Research and teaching about coastal wetlands and the communities that rely on them.

understanding coastal wetlands

- from local to lanscape scales.

Salt marshes, mangrove forests, and seagrass meadows – collectively known as coastal wetlands – are amongst the most productive environments on Earth. Not only do they provide homes for thousands of species including insects, fish, and birds, coastal wetlands are vital to human wellbeing in a myriad of ways.

As with much of the Earth’s biosphere, coastal wetlands have been severely degraded by the actions of people. Reclamation, land use change, and pollution in particular have led to losses of ~20% in coastal wetlands around the world since the Industrial Revolution.

In response to these losses, steps have been taken across local and international levels to halt and even reverse the decline of coastal wetlands. We’re starting to see light at the end of the tunnel – rates of areal extent loss are declining across all coastal wetland habitats.

Yet, pressure to develop coastal areas continues to grow as the world’s population increases and climate change erodes the resilience of coastal wetlands. Areas that were once thought stable are showing signs of collapse.

Our work aims to better understand the drivers of coastal wetland change, so that we can collectively take steps to conserve them.


Our research is providing a deeper understanding of how people, plants, water, and sediment interact across local and landscape scales, to find solutions for protecting coastal wetlands globally 
– safeguarding them for future generations.


Mini Buoys

The Mini Buoy is a low-cost and easy-to-assemble device that measures currents, waves, and tides using accelerometers.

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Saltmarsh change

Salt marshes are ephemeral landscapes, which commonly erode and expand by tens of metres a year. Understanding historical patterns of marsh change and identifying the drivers which cause change can help  predict how marshes will likely change in the future. 

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Biogeomorphic behaviour

Coastal plants engineer their surrounding environment to increase changes of survival. Depending on how energetic the environment is, plants that use different survival strategies might emerge – ones that are resistant to erosion, and others that reinforce it.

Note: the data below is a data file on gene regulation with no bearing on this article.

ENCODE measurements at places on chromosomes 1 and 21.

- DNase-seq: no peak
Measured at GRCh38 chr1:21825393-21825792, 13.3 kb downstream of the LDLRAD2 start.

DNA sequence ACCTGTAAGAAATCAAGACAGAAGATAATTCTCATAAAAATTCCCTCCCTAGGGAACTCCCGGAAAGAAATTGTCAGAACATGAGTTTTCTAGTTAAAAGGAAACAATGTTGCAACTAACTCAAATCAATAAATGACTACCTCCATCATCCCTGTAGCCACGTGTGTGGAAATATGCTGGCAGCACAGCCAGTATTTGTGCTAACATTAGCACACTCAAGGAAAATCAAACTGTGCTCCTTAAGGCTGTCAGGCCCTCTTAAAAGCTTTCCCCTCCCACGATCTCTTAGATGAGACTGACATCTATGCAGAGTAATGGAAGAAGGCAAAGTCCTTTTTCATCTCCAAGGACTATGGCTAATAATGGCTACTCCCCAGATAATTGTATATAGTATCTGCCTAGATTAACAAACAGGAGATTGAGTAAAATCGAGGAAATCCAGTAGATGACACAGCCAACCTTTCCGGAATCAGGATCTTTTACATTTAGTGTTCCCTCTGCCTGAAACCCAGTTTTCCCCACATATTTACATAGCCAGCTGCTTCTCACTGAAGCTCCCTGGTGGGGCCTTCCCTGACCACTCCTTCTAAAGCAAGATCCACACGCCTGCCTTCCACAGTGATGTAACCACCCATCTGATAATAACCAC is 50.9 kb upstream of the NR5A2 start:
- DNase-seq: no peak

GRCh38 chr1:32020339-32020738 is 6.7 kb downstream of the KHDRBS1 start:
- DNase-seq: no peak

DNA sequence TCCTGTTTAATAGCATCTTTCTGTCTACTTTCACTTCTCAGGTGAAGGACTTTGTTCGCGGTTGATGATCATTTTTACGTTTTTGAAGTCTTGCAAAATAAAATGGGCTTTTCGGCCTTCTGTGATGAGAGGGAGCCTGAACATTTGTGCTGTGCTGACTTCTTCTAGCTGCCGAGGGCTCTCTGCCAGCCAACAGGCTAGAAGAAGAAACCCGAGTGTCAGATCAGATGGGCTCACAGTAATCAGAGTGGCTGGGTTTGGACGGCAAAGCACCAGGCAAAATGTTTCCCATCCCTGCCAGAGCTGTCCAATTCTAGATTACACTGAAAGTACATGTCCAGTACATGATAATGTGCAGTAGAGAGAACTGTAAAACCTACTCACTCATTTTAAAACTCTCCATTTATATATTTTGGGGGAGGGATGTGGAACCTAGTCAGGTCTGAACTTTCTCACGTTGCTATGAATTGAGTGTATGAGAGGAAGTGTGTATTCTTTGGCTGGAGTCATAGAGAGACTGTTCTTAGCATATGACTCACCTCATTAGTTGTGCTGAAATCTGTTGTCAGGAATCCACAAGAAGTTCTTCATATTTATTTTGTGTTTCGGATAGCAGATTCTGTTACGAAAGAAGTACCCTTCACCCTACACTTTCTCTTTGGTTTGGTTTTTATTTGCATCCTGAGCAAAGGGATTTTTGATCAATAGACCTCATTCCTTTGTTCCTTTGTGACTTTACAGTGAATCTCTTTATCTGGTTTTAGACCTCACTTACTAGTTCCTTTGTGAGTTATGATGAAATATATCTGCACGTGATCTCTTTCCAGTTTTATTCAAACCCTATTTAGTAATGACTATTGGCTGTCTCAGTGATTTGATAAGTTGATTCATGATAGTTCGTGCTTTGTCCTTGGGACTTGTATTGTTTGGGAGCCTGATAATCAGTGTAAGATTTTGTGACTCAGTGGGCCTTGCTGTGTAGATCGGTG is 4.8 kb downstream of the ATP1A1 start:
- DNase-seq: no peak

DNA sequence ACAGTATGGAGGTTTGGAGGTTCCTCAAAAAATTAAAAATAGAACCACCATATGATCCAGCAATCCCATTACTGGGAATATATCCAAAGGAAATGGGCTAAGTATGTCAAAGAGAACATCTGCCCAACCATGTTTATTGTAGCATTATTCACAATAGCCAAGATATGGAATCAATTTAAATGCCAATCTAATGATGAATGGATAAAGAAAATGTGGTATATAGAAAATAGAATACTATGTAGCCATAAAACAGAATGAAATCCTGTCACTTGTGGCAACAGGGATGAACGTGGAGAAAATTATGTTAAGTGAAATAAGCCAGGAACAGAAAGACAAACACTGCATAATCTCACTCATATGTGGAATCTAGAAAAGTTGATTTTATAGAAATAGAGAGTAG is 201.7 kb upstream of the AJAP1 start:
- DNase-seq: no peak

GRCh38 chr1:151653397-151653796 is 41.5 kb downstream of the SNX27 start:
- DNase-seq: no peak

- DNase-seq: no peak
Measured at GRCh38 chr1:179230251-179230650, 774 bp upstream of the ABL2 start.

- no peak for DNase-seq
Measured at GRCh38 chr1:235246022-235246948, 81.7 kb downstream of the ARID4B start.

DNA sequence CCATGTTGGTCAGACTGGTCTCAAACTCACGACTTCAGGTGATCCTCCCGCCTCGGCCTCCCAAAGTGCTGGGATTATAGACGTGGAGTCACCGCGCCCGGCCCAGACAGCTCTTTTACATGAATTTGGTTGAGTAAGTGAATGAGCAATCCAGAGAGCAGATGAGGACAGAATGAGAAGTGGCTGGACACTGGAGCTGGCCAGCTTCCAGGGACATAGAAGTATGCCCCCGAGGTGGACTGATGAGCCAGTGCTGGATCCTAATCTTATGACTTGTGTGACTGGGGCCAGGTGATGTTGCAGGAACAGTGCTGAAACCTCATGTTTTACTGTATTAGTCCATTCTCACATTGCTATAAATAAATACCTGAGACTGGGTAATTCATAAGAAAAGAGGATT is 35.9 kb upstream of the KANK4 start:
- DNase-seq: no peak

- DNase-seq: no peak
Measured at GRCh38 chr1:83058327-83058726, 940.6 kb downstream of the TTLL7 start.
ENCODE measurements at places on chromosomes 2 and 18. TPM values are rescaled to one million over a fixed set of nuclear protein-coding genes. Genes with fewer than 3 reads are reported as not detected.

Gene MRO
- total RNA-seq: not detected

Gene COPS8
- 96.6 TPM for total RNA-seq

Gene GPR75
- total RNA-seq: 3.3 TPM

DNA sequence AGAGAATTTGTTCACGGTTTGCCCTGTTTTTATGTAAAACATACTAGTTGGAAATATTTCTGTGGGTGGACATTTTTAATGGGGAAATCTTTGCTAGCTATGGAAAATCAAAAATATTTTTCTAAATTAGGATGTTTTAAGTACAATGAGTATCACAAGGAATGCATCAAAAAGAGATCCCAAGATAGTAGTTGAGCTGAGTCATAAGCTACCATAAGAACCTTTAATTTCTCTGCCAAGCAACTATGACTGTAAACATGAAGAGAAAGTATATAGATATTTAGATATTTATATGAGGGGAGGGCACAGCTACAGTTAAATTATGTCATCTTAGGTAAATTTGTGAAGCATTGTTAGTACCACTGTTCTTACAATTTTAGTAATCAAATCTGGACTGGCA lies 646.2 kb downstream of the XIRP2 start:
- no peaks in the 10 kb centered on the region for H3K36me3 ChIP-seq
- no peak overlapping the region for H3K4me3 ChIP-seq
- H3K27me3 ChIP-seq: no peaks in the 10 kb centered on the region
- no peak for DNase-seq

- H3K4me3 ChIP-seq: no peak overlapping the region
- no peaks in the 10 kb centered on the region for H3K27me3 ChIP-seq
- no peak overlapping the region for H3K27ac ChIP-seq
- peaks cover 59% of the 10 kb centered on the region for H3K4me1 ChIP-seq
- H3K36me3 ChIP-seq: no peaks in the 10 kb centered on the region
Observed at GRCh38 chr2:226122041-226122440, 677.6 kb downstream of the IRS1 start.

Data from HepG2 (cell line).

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Tipping points

Marshes sit on a knife-edge. It only takes a small change in wave exposure, current velocity, or tidal inundation to cause the marsh edge to expand or erode. This project is searching for the point at which hydrological forcing tips the marsh edge from an expanding to an eroding state.

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Cwm Ivy

In August 2014, the seawall at Cwm Ivy on the northern Gower peninsula failed and the land behind was once again connected to the sea. The landscape is changing rapidly as saltmarsh plants replace grasslands, new channels propagate, and old marshes erode – making this the first restored marsh in Wales.

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Processes & management

For centuries, saltmarshes around the world have been lost to land claim. What’s left is now threatened by climate change and use of the coast by people. My review discusses the latest knowledge on the processes of saltmarsh expansion and erosion, and how attitudes towards saltmarsh management have changed over the years.

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questions we're addressing

- from sea to sky.

Remote Sensing
Soil Coring
Citizen Science


Sharing knowledge is our best chance at tacking coastal wetland loss. Our research is always open-source, and we endeavour to transform that knowledge into practical tools and educational material
– for the benefit of all.  

Structure from Motion

Structure from Motion (SfM) has wide application across the fields of robotics, media, and geography. In this course, you will learn the principles of SfM using open-source (freely-available) software to create our own 3D models.

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Introduction to R

In this course, we will get comforable using R through a series of four tutorials covering the basics, data wrangling, creating plots, and statistical examination of data.

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Tidal theory

A short film about how the tides work – as Sir Issac Newton envisaged them over 300 years ago.

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